A more maudlin exposition emanates from the burlesque bailiwick of Everest panjandrum T.M Holzel, who completely fails to comprehend the context of Mallory’s communication to Noel, with the result that Holzel creates a sisyphean ‘Scylla and Charybdis’ based on the fixation of the 8.00 a.m/locale ‘datum’ and then incorporates the Odell sighting of the pair on a rock step at 12.50 p.m to create a dubious scenario whereby the Englishmen are supposed to be on the ‘Second step’ at 8.00 a.m are seen nearly five hours late by Odell. Incorporating the palpably wrong ‘840 vertical feet/hour’ climb rate into his recondite equation, Holzel nonetheless manages to produce a likely estimate that the Englishmen could reach the ‘First step’ between 10.00-11.00 a.m after their initial oxygen was expended based on a lower 275 metres/hour climb rate, which differs drastically from Holzel’s inappropriately incorporated ‘840 vertical feet/hour’ rate, but still manages to correspond with a perfunctory ascent rate.
‘Ayup, nowt nay chip butty uup thar for thee lad!’
Holzel describes Mallory and Irvine then reaching the ‘Second step’, abandoning the ascent for one reason or another (often cited ‘terrain difficulties’) and then retreating down to the ‘First step’ again in the intervening two-three hours where paradoxically the pair then decide to climb back up onto the apex of the ‘First step’ in order to seek out some alternative route or to reconnoitre and photograph the upward route beyond as well as some recreational foray of dubious merit, which oddly was just that which they had already seen on their assumed ‘ab initio’ ascent toward the ‘Second step’, and ‘ignotum per Ignotius’ then seeking some hitherto alternative route eliminating the ‘Second step’ and the crenulated arete’ on its approach!. (see photo 4 in text beginning)
‘Holzels very own “Konisberg bridge problem” for Everest’
This sisyphean invention by Holzel can be seen however as a canard, in order to provide Odell with a 12.50 p.m sighting of the climbers on a ‘step’ and which Holzel needs in order to correlate a time and ‘appearance’ of climbers proceeding up a rock step to satisfy the components of the total known equation of the time of the Odell sighting and an ‘appearance’ of the pair ascending up a rock step.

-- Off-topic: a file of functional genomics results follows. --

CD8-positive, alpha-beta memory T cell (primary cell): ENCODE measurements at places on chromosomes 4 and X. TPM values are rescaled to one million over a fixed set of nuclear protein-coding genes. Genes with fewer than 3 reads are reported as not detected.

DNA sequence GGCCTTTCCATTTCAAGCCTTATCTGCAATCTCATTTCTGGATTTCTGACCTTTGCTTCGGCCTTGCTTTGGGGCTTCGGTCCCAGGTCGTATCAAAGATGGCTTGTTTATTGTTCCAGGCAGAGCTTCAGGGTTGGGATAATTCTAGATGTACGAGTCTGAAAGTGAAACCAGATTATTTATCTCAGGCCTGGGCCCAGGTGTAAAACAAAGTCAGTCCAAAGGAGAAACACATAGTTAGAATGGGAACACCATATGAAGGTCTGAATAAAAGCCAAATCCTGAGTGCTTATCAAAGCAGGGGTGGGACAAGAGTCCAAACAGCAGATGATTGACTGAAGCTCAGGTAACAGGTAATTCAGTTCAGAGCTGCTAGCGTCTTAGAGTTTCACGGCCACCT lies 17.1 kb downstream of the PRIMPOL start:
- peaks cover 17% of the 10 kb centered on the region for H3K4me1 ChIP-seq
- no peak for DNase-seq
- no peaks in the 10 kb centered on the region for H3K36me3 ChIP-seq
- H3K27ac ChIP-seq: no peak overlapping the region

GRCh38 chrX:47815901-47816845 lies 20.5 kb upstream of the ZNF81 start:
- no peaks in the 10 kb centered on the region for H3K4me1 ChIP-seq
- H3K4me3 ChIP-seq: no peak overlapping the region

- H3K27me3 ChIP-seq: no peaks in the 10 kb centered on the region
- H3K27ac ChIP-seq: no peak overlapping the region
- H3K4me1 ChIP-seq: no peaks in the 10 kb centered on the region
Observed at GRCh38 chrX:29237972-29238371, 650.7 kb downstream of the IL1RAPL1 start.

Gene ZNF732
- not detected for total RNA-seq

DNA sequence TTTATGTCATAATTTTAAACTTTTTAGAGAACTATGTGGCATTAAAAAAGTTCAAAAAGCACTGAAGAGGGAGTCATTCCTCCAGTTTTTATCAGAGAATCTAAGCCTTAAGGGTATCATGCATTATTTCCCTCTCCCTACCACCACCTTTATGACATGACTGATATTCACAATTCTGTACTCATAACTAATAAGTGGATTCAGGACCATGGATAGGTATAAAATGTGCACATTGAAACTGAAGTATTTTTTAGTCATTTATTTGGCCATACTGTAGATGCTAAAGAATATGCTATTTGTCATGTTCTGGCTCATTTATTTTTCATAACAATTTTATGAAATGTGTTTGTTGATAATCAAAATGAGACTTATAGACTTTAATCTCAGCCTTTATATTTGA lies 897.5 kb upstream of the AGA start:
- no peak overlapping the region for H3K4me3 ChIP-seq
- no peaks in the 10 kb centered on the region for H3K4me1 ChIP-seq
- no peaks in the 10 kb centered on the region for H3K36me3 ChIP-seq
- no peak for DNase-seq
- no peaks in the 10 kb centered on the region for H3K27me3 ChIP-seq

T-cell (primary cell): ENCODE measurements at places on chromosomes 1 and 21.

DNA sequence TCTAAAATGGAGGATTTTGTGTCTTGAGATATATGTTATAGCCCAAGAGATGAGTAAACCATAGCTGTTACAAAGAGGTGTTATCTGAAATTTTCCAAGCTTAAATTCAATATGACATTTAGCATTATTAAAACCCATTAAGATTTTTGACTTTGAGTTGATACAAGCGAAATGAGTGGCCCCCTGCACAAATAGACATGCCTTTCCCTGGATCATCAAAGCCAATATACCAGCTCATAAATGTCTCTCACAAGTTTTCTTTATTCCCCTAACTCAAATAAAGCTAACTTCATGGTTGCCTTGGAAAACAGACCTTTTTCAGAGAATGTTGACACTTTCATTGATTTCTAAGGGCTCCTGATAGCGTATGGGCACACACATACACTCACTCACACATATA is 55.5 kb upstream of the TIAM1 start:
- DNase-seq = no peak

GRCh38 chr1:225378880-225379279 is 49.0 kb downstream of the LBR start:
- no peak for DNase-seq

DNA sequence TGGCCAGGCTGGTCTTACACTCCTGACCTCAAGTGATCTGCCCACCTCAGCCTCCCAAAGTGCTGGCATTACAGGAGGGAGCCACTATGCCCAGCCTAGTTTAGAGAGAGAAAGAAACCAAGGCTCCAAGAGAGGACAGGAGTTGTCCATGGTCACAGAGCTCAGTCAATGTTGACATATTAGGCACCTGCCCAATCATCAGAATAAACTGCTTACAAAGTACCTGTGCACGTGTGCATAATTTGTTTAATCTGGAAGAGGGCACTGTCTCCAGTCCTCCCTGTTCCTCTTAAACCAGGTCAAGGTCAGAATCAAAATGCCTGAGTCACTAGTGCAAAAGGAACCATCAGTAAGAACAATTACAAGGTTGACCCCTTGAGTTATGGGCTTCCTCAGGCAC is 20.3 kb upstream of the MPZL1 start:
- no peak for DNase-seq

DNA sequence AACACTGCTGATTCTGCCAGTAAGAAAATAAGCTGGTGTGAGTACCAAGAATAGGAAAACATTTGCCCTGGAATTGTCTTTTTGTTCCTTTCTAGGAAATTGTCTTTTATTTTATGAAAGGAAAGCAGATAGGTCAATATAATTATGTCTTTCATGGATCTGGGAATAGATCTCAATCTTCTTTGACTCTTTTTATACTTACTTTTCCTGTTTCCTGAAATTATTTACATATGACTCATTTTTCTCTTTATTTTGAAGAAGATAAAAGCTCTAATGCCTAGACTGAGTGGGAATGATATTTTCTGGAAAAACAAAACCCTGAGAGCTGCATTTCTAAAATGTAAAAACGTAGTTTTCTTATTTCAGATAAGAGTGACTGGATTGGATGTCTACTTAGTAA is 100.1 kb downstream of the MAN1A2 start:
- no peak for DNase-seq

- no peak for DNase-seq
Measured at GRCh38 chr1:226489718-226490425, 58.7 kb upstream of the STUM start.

Thus through the expedient of a known sighting of the Englishmen assumed by Odell ‘a priori’ to be five hours late, Holzel’s ‘reconstruction’ merely signifies a denounement due to inappropriate application of proposed climb rates from Camp IV to Camp VI by Mallory and Irvine and then nucleating that datum into a summit bid equation that demonstrates a mis-reading of the salient facts involved that accentuates the significance of the ‘five hour delay’ at 12.50 p.m, and which then self-identifies a dissonance with an assumed late morning arrival in the vicinity of the ‘First step’ with the assumed sighting of Mallory and Irvine on the ‘Second step’, results in a temporal incongruity and so eventuates with Holzels scenario of Mallory and Irvine’s fearful retreat and a recreational foray back up to the apex of the ‘First Step’ to see that what they has supposedly already seen as the terrain clearly reveals be it for the top of the said step or the lower ridge ‘modern route’ approximately 7 metres lower!. (see photo 4 near beginning of this disquisition)
“(Politicians) like activity, its their substitute for achievement” -Sir Humphrey Appleby
Holzel’s ‘sui generis’ and ineluctable scenario thus demonstrates a case study of making assumptions and by transposition, making these assumptions confer with known variables and then fitting the predecided end result to best fit the ‘ab initio’ assumptions through the expedient of the misapplication of the literal reading of Mallory’s note to Noel with specific reference to the expression;
“it won’t be too early to start looking out for us…..”.